Today it is hard to image an app or a website on the internet that does not require authentication. Usually a sign-up form have at least two fields — email and password. That immediately brings two problems:
- The password should be strong enough otherwise it does not make sense to have it at all.
- The email address must be kept secure because it is user’s private information.
The first problem is easy to fix. There are many password managers that help generate strong passwords and keep them safe.
Another solution for the password problem is the passwordless authentication. What could solve the issue better than absence of the password? Medium and Slack’s magic links are good examples.
“The basic idea is that instead of using a password to authenticate each user, a temporary secret code is sent to them over a secure channel. Email or SMS is that (mostly) secure channel. It’s almost as if the backend server makes up a temporary, one-use password each time a user wants to log in and whispers it in their ear.”
– “Passwords are Obsolete”, Justin Balthrop
However the email address is still there and needs to be treated well. Of course many services uses these addresses not just for authentication, but anyway there is a huge number of cases when the email is just a convenient replacement for a unique username and nothing more than that.
So if you are a developer of an app or a website that uses email addresses just for authentication and you care about privacy, ask yourself: “Do I really need to keep the email address to authenticate the user?"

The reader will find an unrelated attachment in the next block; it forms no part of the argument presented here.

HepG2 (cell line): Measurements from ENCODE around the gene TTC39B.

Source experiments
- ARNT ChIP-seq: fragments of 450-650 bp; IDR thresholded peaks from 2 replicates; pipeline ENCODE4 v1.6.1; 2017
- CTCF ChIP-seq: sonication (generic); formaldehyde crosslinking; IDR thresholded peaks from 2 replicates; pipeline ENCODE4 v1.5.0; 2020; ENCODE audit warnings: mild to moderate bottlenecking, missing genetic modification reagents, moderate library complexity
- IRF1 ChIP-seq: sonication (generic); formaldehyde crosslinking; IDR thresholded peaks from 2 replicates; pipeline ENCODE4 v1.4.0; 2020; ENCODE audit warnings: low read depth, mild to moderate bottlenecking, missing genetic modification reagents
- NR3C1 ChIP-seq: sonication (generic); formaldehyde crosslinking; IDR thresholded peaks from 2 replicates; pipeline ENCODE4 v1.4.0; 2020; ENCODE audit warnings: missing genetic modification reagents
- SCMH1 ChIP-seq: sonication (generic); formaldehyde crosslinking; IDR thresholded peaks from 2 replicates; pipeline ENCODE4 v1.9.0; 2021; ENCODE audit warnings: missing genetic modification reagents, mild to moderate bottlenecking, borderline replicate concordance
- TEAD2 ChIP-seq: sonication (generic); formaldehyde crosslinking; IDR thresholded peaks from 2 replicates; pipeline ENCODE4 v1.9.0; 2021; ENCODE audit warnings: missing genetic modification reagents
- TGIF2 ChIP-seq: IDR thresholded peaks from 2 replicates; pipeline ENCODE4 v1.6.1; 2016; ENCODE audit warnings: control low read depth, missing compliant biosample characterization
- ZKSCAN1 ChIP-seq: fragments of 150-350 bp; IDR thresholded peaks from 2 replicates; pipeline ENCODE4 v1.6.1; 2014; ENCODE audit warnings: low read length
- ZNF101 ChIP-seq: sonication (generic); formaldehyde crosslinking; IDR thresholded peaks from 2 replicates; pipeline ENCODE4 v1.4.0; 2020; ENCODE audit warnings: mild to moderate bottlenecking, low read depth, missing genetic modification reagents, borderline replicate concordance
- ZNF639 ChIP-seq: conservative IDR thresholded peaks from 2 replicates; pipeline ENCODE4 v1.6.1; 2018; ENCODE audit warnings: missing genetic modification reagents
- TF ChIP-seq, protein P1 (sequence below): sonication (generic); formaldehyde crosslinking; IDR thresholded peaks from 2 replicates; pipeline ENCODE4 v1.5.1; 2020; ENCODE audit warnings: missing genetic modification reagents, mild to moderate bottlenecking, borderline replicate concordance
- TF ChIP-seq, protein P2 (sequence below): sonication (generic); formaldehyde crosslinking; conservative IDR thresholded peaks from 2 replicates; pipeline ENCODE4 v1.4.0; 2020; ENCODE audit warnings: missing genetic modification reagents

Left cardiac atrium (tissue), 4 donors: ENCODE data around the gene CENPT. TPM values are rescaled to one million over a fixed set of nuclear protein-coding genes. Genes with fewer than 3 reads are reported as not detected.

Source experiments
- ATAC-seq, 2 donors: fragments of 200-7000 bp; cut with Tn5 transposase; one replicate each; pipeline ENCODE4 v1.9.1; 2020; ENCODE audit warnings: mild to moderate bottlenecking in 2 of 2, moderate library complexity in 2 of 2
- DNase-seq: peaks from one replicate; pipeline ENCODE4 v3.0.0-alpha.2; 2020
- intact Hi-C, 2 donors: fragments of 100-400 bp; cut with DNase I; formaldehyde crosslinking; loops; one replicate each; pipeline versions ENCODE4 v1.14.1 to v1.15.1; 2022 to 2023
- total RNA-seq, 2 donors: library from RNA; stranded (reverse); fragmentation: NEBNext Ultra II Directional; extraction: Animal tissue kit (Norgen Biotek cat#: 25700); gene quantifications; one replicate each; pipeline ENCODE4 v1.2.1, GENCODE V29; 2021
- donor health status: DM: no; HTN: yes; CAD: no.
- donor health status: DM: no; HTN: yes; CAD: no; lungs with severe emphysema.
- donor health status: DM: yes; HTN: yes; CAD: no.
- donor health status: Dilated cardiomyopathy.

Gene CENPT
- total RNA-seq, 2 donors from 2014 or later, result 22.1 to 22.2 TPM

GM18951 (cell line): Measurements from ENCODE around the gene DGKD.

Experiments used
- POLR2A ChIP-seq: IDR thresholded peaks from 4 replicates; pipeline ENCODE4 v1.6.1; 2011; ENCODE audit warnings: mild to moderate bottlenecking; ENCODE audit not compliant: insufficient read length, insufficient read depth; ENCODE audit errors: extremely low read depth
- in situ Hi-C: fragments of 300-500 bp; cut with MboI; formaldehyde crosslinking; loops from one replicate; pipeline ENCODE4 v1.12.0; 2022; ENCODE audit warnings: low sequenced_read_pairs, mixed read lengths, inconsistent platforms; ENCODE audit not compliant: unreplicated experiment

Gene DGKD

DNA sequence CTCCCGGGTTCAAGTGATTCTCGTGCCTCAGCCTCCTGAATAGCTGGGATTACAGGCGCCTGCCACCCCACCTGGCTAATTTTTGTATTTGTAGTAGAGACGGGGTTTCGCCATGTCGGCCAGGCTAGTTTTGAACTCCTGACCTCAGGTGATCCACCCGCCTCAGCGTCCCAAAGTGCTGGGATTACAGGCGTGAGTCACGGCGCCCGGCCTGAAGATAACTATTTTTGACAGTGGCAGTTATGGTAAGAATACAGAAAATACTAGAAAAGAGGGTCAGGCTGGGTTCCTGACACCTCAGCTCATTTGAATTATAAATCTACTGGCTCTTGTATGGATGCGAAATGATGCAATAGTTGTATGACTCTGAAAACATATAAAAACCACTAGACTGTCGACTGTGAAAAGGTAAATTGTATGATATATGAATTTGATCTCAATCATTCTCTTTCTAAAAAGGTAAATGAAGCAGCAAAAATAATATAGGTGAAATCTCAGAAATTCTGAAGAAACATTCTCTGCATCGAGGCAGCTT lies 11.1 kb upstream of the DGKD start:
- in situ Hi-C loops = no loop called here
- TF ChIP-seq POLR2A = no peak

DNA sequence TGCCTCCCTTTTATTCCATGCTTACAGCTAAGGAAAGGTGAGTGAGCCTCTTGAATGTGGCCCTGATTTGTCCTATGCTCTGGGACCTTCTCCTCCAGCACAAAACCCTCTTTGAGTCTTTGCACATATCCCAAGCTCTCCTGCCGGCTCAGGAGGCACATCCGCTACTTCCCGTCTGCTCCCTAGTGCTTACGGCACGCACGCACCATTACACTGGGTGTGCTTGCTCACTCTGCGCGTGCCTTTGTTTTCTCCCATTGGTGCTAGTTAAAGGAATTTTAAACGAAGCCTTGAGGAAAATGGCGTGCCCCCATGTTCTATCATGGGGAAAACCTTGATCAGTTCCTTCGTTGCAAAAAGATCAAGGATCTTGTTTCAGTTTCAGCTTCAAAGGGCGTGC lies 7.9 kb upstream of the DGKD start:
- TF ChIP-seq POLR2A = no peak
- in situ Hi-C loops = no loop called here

That exact question I asked myself of few days ago and realised I could answer “No." on it. Let me explain the idea of “emailless authentication” :)
In cases of password and passwordless authentications the email address is used as an easy to remember and unique string. It is also used to send a password recovery link or an authentication link (aka “magic links”).
The emailless authentication is a possible implementation of the passwordless authentication for cases when the email address is used just for user lookup. Here is how it works in details:
- The app or website asks users for an email address.
- A unique string based on the given email is generated and used to find the user. (If the used is not found, then she is treated as a new one. It is up to you how to deal with these new users.)
- A temporary authentication code is stored on the found user’s account.
- An email is sent to the address given on the step 1. This email contains an authentication link.
- The users clicks on the link and follows general passwordless authentication procedure.
As you could see it is totally possible to implement authentication that requires neither an email address nor a password in the database of the app or website.
As a software engineer I like to challenge myself with questions like “Do I really need this field/attribute/method/etc?” or “Is that really simple enough?”. The idea of the emailless authentication is an answer to one of these questions. At the moment it exists only on paper, but I am definitely going to try it for a real app soon.
Originally posted on Medium.